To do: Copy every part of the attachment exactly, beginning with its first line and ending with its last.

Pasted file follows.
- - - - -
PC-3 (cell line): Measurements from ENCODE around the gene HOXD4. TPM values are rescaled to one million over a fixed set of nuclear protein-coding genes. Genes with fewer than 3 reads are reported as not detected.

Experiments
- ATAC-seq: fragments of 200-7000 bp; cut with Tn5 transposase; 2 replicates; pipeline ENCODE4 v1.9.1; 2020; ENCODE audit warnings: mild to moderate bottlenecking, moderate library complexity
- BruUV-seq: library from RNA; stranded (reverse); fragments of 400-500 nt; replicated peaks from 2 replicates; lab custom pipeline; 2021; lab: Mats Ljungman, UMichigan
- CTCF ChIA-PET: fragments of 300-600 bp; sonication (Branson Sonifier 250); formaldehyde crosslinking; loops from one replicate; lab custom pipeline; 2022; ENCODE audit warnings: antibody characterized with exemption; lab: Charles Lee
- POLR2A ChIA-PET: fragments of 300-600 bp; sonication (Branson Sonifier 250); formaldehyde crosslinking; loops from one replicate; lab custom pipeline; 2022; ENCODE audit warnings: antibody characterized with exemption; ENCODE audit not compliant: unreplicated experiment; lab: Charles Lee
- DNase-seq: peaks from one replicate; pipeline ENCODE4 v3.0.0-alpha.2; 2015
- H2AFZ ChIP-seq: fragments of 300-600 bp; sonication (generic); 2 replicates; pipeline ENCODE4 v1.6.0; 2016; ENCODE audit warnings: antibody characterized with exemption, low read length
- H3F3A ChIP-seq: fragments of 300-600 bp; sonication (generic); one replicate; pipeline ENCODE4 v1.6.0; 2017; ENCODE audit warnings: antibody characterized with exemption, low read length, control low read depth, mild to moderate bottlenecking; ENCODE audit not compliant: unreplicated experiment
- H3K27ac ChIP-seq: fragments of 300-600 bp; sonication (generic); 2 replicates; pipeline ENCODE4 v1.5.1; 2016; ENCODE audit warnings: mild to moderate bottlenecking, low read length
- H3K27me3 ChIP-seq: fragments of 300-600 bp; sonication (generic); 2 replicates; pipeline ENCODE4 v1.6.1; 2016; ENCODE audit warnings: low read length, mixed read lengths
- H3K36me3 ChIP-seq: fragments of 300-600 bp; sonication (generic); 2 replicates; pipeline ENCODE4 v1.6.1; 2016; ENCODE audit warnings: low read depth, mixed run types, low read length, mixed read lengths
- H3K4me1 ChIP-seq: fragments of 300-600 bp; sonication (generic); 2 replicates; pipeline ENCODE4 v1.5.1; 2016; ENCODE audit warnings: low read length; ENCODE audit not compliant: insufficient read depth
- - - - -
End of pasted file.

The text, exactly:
PC-3 (cell line): Measurements from ENCODE around the gene HOXD4. TPM values are rescaled to one million over a fixed set of nuclear protein-coding genes. Genes with fewer than 3 reads are reported as not detected.

Experiments
- ATAC-seq: fragments of 200-7000 bp; cut with Tn5 transposase; 2 replicates; pipeline ENCODE4 v1.9.1; 2020; ENCODE audit warnings: mild to moderate bottlenecking, moderate library complexity
- BruUV-seq: library from RNA; stranded (reverse); fragments of 400-500 nt; replicated peaks from 2 replicates; lab custom pipeline; 2021; lab: Mats Ljungman, UMichigan
- CTCF ChIA-PET: fragments of 300-600 bp; sonication (Branson Sonifier 250); formaldehyde crosslinking; loops from one replicate; lab custom pipeline; 2022; ENCODE audit warnings: antibody characterized with exemption; lab: Charles Lee
- POLR2A ChIA-PET: fragments of 300-600 bp; sonication (Branson Sonifier 250); formaldehyde crosslinking; loops from one replicate; lab custom pipeline; 2022; ENCODE audit warnings: antibody characterized with exemption; ENCODE audit not compliant: unreplicated experiment; lab: Charles Lee
- DNase-seq: peaks from one replicate; pipeline ENCODE4 v3.0.0-alpha.2; 2015
- H2AFZ ChIP-seq: fragments of 300-600 bp; sonication (generic); 2 replicates; pipeline ENCODE4 v1.6.0; 2016; ENCODE audit warnings: antibody characterized with exemption, low read length
- H3F3A ChIP-seq: fragments of 300-600 bp; sonication (generic); one replicate; pipeline ENCODE4 v1.6.0; 2017; ENCODE audit warnings: antibody characterized with exemption, low read length, control low read depth, mild to moderate bottlenecking; ENCODE audit not compliant: unreplicated experiment
- H3K27ac ChIP-seq: fragments of 300-600 bp; sonication (generic); 2 replicates; pipeline ENCODE4 v1.5.1; 2016; ENCODE audit warnings: mild to moderate bottlenecking, low read length
- H3K27me3 ChIP-seq: fragments of 300-600 bp; sonication (generic); 2 replicates; pipeline ENCODE4 v1.6.1; 2016; ENCODE audit warnings: low read length, mixed read lengths
- H3K36me3 ChIP-seq: fragments of 300-600 bp; sonication (generic); 2 replicates; pipeline ENCODE4 v1.6.1; 2016; ENCODE audit warnings: low read depth, mixed run types, low read length, mixed read lengths
- H3K4me1 ChIP-seq: fragments of 300-600 bp; sonication (generic); 2 replicates; pipeline ENCODE4 v1.5.1; 2016; ENCODE audit warnings: low read length; ENCODE audit not compliant: insufficient read depth